I hope you were able to see the solar eclipse Monday. Even though we don’t have another solar eclipse to look forward to for quite some time, the sky always has something to offer every day.
Tonight, Aug. 24, the 3-day-old moon sets at 9:04 p.m. giving us a dark sky after that. By 9:30 p.m. Aquila the Eagle is almost due south and about 65 degrees above the horizon.
Aquila sits in the Milky Way with a large number of nebulae and star clusters visible through good binoculars and small telescopes. The brightest star in Aquila is Altair which is flanked on each side by a bright star making a line of three stars with Altair in the middle. I have found this line-up of stars to be one of the most recognizable asterisms (pattern of stars) in the sky. This is the head and neck portion of the “eagle.” The wings and body consist of dimmer stars south of these three.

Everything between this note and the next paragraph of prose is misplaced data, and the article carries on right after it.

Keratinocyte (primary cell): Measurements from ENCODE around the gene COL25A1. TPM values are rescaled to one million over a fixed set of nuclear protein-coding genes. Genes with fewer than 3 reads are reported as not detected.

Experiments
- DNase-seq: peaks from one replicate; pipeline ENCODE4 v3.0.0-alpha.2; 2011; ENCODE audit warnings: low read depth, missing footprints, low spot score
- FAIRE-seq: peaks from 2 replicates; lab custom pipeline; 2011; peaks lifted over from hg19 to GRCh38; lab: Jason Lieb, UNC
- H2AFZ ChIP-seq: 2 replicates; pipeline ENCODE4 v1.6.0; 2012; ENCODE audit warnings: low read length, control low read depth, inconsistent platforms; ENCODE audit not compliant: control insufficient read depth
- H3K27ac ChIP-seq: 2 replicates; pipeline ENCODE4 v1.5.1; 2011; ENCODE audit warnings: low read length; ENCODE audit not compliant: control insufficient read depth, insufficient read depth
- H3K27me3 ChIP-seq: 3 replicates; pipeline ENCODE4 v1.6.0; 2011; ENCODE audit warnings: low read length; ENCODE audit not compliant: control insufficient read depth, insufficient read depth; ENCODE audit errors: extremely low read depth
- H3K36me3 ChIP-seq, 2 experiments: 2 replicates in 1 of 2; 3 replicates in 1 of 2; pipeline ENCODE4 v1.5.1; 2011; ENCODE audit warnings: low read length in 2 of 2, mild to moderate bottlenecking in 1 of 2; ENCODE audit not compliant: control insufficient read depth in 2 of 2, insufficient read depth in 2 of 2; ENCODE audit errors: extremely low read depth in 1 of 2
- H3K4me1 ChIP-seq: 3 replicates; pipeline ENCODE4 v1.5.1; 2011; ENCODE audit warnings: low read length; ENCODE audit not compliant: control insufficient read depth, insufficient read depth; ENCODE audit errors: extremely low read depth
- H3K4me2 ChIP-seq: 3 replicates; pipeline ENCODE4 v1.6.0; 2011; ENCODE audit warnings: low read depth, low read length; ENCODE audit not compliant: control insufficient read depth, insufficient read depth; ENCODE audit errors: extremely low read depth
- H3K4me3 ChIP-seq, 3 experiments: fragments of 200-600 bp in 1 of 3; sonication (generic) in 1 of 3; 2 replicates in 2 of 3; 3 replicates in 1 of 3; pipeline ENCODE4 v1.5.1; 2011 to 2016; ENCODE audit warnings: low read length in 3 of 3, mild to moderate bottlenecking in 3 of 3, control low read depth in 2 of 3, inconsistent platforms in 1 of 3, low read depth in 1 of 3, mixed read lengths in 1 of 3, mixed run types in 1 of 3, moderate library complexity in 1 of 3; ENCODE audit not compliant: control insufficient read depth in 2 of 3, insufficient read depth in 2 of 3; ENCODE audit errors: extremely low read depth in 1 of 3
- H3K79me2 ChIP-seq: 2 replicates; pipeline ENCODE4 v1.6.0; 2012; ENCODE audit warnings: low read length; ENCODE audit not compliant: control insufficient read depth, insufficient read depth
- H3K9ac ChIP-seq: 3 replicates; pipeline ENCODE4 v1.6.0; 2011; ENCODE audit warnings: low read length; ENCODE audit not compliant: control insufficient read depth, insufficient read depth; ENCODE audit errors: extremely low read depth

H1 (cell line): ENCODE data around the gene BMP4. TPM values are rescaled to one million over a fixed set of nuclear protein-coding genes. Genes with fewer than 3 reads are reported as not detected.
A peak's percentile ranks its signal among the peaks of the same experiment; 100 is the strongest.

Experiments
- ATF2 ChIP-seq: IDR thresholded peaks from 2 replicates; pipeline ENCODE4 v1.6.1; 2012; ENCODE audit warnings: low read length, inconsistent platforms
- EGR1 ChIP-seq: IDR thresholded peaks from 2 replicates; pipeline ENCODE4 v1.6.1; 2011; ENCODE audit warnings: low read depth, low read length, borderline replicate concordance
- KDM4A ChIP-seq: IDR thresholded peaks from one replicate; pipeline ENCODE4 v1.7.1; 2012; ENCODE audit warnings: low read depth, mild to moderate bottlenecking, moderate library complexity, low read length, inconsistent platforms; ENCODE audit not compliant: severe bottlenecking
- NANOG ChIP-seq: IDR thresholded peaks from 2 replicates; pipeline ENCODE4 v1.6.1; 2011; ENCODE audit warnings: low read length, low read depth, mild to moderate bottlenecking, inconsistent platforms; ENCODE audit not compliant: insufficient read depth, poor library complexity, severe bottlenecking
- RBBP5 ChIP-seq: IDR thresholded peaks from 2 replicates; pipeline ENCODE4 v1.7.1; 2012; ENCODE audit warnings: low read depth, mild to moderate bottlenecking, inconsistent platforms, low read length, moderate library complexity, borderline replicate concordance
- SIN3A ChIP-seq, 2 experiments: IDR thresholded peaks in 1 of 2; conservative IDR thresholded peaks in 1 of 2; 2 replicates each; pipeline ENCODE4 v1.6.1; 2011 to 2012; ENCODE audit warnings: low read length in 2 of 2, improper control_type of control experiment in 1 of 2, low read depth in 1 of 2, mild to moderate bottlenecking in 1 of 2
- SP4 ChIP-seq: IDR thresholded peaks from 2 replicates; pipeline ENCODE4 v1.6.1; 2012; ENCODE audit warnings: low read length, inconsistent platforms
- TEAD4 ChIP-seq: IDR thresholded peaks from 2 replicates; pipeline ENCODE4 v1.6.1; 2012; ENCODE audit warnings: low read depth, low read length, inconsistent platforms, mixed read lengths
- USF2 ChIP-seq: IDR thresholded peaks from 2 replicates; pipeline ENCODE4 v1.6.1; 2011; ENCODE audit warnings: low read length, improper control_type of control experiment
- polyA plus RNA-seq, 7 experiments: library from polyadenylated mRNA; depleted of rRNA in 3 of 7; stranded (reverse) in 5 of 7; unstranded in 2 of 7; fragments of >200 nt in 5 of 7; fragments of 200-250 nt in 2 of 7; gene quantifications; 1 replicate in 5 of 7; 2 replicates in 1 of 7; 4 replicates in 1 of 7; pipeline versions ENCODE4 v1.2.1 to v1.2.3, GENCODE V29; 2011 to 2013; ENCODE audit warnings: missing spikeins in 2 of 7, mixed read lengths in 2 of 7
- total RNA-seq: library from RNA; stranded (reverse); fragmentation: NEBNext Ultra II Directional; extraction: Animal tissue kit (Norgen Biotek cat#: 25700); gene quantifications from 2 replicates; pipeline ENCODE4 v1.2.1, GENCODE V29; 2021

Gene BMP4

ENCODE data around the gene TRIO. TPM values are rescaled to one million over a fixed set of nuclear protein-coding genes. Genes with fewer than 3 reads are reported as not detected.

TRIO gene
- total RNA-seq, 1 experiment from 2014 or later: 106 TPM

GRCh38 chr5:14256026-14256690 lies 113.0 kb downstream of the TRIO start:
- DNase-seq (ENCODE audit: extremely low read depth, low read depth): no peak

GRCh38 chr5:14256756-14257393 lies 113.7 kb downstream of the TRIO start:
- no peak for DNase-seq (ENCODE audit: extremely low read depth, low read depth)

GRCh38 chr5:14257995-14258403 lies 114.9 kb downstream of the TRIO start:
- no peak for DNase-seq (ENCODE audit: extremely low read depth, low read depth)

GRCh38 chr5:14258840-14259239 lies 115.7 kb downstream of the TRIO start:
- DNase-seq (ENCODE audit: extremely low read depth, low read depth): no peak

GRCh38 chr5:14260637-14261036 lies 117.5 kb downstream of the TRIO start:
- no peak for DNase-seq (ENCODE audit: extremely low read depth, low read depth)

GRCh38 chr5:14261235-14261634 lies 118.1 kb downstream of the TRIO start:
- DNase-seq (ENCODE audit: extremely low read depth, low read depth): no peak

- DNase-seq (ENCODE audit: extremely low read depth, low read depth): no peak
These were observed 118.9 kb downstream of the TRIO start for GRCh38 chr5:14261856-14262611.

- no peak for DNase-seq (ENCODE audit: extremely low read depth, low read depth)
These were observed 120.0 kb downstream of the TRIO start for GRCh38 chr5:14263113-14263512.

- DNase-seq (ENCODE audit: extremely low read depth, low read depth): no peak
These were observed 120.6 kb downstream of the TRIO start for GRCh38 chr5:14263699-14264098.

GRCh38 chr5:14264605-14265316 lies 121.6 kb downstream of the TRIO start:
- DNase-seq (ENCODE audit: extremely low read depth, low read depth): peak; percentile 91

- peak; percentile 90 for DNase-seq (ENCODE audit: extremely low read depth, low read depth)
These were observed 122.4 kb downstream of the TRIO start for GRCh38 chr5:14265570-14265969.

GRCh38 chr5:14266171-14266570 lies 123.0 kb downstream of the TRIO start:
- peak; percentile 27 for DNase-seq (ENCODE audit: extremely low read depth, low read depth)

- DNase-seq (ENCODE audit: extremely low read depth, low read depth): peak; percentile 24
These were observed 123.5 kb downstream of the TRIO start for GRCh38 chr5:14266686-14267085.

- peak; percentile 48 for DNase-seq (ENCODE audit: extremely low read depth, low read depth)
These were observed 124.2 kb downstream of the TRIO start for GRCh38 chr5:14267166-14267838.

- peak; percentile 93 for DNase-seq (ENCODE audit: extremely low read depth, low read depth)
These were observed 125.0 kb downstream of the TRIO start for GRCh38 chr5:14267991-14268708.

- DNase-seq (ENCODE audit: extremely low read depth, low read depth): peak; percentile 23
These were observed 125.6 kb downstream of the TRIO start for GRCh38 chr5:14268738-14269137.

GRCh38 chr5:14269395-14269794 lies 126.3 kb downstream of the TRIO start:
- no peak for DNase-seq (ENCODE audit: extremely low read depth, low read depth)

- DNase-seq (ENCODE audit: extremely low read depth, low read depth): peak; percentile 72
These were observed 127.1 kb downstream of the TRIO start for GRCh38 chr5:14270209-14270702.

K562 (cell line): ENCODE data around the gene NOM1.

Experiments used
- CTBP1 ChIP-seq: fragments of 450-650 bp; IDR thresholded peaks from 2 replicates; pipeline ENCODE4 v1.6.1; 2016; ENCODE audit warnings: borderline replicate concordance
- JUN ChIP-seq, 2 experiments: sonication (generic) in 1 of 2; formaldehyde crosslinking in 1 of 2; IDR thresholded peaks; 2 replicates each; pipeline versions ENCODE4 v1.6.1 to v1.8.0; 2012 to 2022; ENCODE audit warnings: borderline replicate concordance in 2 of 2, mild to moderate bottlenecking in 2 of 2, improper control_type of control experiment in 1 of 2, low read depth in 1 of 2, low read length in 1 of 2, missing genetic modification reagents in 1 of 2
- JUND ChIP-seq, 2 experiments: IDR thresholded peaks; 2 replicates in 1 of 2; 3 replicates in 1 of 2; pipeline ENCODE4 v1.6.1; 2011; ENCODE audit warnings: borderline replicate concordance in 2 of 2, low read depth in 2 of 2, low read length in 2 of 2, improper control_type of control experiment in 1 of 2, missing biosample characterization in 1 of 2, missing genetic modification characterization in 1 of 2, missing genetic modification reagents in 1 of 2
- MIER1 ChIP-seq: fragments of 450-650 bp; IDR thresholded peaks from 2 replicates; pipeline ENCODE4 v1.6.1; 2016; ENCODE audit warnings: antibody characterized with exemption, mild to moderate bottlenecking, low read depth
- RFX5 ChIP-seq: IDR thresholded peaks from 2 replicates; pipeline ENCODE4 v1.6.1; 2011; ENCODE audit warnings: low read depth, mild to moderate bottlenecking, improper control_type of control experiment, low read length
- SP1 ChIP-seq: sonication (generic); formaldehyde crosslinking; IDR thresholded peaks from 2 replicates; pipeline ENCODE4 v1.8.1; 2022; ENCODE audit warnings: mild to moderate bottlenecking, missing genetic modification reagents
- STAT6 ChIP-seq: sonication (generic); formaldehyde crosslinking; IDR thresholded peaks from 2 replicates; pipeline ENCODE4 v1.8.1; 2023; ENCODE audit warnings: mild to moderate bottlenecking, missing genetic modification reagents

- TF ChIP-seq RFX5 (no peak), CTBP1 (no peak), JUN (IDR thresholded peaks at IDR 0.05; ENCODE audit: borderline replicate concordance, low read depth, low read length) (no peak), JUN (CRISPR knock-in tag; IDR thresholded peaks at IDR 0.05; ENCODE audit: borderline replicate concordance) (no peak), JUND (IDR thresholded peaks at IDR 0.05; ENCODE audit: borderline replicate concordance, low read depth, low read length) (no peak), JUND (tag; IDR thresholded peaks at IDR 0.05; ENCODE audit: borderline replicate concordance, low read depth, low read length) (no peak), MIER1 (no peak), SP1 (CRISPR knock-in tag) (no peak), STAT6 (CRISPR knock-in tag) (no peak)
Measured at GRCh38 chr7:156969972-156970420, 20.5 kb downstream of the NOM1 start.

Along the western edge of Aquila there is a large dark band that runs for a long distance from northeast to southwest through the Milky Way. This is the “Great Rift” of the Milky Way. This band of relative darkness hides many intriguing areas of star formation and other astronomical processes of interest to professional astronomers who use infrared imaging and radio telescopes to peer through the dust and gas.